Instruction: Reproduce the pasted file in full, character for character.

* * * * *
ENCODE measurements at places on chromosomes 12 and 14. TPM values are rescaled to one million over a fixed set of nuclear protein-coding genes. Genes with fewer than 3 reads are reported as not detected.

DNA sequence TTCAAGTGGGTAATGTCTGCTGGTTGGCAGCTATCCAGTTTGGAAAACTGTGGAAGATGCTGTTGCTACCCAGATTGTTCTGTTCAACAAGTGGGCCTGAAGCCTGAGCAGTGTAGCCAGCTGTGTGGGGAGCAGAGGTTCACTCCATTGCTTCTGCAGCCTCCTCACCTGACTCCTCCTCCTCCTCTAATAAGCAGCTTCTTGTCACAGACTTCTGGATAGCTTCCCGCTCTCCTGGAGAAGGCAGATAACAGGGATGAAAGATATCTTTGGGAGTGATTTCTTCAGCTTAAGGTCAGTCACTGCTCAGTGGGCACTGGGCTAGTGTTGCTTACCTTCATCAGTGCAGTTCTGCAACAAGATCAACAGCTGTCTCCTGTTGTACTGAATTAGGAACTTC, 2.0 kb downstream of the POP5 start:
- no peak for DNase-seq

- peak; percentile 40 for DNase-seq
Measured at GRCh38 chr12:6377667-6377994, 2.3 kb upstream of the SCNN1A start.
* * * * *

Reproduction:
ENCODE measurements at places on chromosomes 12 and 14. TPM values are rescaled to one million over a fixed set of nuclear protein-coding genes. Genes with fewer than 3 reads are reported as not detected.

DNA sequence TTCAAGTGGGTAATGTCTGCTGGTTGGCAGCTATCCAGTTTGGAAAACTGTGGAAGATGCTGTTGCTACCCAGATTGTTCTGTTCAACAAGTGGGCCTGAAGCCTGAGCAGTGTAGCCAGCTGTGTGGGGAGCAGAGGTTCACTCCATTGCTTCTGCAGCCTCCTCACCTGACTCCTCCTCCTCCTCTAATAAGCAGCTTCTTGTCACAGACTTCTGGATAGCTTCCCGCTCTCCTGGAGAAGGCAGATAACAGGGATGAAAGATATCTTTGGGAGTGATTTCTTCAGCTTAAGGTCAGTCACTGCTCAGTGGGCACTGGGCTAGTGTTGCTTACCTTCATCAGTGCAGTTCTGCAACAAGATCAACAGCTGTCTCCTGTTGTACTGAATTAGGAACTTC, 2.0 kb downstream of the POP5 start:
- no peak for DNase-seq

- peak; percentile 40 for DNase-seq
Measured at GRCh38 chr12:6377667-6377994, 2.3 kb upstream of the SCNN1A start.